24.02.2021, 11:35

Biden administration reaffirmed recognition of 2016 arbitral ruling on Bien Dong Sea

The administration of President Joe Biden reaffirmed its recognition of the 2016 arbitral ruling on the Bien Dong Sea (South China Sea), which it called “final and legally binding on all parties.”


Biden administration reaffirmed recognition of 2016 arbitral ruling on Bien Dong Sea

USS Nimitz in a drill on February 2. (Photo: US Navy)

According to The Philippine Star, US National Security Advisor Jake Sullivan recently spoke by phone with National Security Adviser Hermogenes Esperon, in which, he “reaffirmed the (Biden) Administration’s recognition that the 2016 Arbitral Tribunal ruling, pursuant to the UN Law of the Sea Convention, is final and legally binding on all parties.”

On July 12, 2016, the Permanent Court of Arbitration in The Hague released the ruling of the arbitral tribunal constituted under the UN Convention on the Law of the Sea (UNCLOS) on the case initiated by the Philippines in 2013 regarding China’s claims and activities in the South China Sea. At the center of the dispute is China’s nine-dash line, a vague depiction by China of its claim encompassing about 90 percent of the South China Sea. Since around 2009, China has steadily increased its efforts to consolidate its position in the South China Sea with varied tactics, including using its military, coast guard, and maritime militia to harass foreign ships; exploring and extracting resources in disputed areas; and, starting in 2013, constructing artificial islands and basing military and civilian assets there.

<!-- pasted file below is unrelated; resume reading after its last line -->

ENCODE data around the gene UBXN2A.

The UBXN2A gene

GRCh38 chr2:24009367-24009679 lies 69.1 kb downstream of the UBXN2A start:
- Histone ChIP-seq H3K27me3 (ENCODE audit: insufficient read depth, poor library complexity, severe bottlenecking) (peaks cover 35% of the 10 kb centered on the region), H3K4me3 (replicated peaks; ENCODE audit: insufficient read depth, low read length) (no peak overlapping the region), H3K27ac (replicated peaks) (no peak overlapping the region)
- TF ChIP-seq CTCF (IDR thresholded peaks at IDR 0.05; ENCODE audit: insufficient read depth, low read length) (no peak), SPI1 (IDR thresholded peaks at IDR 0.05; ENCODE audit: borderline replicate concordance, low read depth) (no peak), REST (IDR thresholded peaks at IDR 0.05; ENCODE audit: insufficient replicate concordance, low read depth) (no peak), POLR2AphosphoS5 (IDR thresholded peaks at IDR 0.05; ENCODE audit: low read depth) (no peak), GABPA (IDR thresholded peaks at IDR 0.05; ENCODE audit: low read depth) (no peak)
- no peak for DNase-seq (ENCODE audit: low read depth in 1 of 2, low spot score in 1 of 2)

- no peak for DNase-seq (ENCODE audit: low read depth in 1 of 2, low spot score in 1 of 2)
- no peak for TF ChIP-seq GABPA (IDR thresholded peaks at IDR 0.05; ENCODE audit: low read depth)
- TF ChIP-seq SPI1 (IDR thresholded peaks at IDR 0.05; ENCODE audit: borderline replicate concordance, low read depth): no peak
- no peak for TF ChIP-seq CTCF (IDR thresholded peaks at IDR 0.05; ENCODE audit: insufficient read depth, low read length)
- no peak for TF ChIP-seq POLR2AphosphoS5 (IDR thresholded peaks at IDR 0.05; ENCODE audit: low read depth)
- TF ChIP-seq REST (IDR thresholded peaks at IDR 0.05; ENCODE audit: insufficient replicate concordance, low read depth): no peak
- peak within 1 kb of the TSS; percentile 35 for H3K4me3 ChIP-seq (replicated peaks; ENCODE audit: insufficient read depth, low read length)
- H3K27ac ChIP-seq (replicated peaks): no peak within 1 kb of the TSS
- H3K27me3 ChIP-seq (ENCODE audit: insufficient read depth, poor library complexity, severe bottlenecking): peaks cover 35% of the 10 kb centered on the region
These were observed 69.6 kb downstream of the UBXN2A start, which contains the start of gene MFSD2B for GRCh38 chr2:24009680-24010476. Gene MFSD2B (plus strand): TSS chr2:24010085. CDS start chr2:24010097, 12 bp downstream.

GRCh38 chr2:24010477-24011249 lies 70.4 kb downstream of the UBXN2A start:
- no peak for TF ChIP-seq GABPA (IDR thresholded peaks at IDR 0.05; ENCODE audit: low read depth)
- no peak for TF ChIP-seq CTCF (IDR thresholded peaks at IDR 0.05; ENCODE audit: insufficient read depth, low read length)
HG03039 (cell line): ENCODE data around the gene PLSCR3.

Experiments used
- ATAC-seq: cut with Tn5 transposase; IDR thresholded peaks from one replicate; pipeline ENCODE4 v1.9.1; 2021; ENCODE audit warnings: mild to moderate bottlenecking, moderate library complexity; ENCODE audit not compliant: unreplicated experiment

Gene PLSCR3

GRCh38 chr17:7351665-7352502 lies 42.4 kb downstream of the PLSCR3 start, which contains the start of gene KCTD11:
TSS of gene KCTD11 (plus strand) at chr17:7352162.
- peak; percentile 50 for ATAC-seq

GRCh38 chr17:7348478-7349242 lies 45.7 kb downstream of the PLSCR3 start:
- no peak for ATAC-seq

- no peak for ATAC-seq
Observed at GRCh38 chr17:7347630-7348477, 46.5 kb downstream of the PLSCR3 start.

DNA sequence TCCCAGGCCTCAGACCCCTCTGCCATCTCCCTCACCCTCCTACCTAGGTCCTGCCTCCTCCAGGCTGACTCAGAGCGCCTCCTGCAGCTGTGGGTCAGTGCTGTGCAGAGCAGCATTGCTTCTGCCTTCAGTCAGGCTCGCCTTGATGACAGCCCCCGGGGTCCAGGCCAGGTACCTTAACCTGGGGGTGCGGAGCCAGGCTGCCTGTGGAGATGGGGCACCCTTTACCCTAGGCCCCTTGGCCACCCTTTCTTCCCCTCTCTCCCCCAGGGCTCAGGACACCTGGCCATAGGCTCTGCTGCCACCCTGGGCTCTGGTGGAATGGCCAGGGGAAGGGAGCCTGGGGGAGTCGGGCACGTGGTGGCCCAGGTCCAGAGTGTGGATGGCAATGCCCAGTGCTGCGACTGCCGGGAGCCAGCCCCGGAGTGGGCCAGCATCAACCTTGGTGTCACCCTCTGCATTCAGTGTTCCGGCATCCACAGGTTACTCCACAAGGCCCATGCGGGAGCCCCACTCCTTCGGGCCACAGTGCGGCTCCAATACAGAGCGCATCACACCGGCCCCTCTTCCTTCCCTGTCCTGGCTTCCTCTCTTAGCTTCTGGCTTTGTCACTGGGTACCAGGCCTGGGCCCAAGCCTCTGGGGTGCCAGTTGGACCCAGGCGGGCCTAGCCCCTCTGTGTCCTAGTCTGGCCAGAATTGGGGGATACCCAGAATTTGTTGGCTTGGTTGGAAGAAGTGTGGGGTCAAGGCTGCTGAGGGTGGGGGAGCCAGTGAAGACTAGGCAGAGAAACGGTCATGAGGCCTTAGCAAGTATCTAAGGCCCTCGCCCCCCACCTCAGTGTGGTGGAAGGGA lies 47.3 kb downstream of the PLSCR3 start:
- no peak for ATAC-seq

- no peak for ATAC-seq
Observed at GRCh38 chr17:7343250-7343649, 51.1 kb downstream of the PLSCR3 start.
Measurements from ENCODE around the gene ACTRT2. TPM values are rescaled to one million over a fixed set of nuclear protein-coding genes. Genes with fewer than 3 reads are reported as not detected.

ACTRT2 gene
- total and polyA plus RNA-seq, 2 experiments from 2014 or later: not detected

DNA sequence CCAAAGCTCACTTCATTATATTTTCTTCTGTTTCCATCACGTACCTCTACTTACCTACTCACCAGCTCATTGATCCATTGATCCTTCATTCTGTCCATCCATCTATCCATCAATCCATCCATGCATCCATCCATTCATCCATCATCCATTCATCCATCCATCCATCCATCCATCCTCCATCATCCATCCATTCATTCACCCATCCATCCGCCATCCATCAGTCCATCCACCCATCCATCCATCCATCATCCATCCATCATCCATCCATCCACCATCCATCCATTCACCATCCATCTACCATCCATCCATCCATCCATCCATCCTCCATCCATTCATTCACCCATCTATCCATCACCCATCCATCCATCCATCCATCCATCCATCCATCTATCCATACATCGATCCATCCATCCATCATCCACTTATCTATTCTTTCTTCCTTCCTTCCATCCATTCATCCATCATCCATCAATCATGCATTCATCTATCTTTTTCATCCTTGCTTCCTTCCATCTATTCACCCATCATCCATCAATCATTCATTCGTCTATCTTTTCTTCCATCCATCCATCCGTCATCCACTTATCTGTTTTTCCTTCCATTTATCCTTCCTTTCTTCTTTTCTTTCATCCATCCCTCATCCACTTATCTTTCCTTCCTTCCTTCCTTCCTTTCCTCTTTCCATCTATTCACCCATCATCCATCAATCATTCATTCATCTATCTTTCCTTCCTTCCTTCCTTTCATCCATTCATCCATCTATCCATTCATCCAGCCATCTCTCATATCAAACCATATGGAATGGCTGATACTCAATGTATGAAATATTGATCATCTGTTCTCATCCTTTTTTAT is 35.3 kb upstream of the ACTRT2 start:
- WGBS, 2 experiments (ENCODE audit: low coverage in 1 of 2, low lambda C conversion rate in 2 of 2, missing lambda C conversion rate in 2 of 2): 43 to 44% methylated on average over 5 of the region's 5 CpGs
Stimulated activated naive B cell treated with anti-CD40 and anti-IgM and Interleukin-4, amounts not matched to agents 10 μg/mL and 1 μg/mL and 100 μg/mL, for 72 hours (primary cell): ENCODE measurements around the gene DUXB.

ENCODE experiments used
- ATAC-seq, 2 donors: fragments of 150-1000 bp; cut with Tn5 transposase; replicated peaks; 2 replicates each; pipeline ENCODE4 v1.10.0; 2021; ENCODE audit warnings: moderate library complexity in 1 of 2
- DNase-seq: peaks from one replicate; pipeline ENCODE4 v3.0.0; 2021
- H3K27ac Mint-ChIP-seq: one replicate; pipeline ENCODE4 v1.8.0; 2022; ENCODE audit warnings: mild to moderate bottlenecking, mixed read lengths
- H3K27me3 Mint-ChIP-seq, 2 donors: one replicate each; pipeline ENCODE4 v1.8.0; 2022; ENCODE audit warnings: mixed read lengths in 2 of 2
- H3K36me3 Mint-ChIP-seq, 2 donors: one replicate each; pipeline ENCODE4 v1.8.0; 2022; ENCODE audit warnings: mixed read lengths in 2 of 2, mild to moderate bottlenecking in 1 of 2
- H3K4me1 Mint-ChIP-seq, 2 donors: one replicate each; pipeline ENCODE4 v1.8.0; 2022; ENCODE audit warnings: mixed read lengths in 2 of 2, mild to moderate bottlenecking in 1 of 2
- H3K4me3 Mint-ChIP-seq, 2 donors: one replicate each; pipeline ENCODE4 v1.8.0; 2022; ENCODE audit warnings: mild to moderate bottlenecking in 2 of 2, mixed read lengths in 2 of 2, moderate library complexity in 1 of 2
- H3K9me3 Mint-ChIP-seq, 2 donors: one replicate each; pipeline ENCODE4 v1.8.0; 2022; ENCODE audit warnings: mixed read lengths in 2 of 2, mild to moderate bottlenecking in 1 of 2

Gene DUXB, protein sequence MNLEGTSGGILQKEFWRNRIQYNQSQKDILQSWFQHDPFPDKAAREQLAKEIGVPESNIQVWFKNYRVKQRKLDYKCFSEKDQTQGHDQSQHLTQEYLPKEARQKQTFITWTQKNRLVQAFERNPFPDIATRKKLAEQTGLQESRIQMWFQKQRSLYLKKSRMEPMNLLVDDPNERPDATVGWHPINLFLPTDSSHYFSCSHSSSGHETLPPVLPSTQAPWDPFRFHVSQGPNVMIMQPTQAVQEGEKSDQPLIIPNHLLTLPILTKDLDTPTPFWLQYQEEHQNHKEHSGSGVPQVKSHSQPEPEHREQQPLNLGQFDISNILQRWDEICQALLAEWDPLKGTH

An expeditionary fast transport ship, littoral combat ship, and helicopter of the U.S. Navy participate in an exercise in the South China Sea in October 2019. (Photo: U.S. Navy)

Key findings of the ruling include:

(1) China’s claims to historic rights and resources within its nine-dash line have no legal basis.

(2) None of China’s claimed land features in the Spratly Islands are an island capable of generating a 200-nm exclusive economic zone.

(3) China violated the Philippines’ sovereign rights by interfering with Philippine oil exploration activities, prohibiting Philippine fishing vessels from operating, failing to prevent Chinese fishing vessels from operating, and conducting land reclamation in areas where the Philippines enjoys sovereign rights to explore for and exploit natural resources.

(4) China violated its marine environmental protection obligations under UNCLOS by causing “severe harm to the coral reef environment” with its land reclamation activities and harvesting of endangered species.



Guided-missile destroyer USS Ralph Johnson on Bien Dong Sea, July 14 2020. (Photo: US Navy)

On February 22, responding to Thanh Nien, Associate Professor Stephen Robert Nagy (International Christian University, Tokyo; scholar at the Asia-Pacific Foundation in Canada) commented that Biden's government's announcement showed that the US would side with allies like the Philippines on South China Sea issues.

"Along with the statements from President Biden's administration about the Senkaku/Diaoyu Islands, Taiwan, Hong Kong ... it can be seen that the new White House owner clearly emphasizes not accepting expansionist claims of Beijing towards the South China Sea, as well as threats aimed at Taiwan".

In recent times, the US has continuously carried out deterrent moves towards China on the issue of the Bien Dong Sea. Accordingly, the United States is concerned by China’s recently enacted coast guard law and that it could escalate maritime disputes and be invoked to assert unlawful claims, said Reuters. State Department spokesman Ned Price told a regular briefing Washington was “concerned by language in the law that expressly ties the potential use of force, including armed force, by the China coast guard to the enforcement of China’s claims, and ongoing territorial and maritime disputes in the East and South China Seas.”


Valerie Mai